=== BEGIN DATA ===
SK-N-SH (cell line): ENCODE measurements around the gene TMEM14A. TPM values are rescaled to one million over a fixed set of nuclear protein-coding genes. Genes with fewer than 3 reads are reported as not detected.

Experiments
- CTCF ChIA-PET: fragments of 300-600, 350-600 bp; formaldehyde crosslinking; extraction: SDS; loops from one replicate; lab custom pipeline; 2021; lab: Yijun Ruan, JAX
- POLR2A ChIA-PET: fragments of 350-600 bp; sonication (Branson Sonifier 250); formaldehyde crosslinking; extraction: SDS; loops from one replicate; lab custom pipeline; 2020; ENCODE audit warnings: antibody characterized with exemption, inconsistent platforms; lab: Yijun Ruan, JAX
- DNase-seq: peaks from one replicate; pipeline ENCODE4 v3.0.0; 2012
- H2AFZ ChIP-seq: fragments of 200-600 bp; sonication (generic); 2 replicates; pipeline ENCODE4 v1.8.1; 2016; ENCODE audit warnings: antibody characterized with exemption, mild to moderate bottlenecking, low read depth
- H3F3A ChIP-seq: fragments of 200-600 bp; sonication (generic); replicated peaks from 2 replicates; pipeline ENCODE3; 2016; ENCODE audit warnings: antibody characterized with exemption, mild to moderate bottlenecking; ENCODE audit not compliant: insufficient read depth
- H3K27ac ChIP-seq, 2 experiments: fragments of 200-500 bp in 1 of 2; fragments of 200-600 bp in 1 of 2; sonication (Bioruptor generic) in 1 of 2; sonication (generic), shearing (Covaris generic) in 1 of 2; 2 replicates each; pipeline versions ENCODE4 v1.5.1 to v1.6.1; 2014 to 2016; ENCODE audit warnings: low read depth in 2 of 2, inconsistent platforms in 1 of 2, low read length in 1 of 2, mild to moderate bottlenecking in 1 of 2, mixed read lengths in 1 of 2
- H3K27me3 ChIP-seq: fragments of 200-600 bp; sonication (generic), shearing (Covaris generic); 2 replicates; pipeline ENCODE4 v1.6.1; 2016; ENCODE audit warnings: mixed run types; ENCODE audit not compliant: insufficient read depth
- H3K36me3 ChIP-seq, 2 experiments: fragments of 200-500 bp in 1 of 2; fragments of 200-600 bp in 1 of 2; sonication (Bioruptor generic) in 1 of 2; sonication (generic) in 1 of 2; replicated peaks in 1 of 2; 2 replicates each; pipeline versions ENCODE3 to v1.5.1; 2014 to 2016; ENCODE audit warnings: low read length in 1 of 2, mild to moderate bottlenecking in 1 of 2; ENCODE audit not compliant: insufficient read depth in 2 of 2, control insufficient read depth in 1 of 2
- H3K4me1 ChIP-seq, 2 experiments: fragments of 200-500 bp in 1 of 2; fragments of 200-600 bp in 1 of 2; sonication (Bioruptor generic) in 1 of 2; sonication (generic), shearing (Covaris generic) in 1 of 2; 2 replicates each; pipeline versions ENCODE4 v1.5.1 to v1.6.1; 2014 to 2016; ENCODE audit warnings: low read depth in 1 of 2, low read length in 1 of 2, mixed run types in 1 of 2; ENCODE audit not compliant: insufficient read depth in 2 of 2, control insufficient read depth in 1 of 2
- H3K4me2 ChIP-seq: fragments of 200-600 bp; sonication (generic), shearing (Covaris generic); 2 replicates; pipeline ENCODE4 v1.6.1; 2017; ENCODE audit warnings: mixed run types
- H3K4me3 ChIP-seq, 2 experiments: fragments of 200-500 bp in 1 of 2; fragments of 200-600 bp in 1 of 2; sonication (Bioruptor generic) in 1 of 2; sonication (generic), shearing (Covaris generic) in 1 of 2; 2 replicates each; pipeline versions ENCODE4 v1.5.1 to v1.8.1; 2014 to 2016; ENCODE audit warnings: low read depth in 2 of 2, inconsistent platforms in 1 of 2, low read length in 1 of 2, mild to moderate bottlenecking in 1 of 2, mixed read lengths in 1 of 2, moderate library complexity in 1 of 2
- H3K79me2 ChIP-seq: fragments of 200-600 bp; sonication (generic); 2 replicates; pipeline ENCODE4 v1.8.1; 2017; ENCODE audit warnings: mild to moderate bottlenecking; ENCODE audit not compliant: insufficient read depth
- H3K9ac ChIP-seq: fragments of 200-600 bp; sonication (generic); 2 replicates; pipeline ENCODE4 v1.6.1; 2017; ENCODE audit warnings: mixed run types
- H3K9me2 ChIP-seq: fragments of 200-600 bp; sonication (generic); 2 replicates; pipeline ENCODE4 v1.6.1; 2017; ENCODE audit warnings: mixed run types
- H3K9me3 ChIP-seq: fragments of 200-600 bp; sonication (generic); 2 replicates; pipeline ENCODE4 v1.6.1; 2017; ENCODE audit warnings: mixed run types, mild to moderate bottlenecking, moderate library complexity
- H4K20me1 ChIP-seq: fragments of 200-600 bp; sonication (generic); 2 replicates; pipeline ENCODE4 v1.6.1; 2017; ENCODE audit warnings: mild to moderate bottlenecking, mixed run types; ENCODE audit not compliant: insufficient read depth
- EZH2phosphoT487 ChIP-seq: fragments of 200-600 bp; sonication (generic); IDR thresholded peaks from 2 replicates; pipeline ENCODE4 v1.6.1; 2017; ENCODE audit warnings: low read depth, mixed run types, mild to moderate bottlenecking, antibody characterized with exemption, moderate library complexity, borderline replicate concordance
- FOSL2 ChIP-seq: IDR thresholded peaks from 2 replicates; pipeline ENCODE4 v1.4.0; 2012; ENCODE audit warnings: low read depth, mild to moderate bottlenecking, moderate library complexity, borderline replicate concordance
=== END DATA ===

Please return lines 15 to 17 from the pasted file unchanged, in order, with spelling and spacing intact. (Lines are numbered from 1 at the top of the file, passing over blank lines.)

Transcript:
- H3K9ac ChIP-seq: fragments of 200-600 bp; sonication (generic); 2 replicates; pipeline ENCODE4 v1.6.1; 2017; ENCODE audit warnings: mixed run types
- H3K9me2 ChIP-seq: fragments of 200-600 bp; sonication (generic); 2 replicates; pipeline ENCODE4 v1.6.1; 2017; ENCODE audit warnings: mixed run types
- H3K9me3 ChIP-seq: fragments of 200-600 bp; sonication (generic); 2 replicates; pipeline ENCODE4 v1.6.1; 2017; ENCODE audit warnings: mixed run types, mild to moderate bottlenecking, moderate library complexity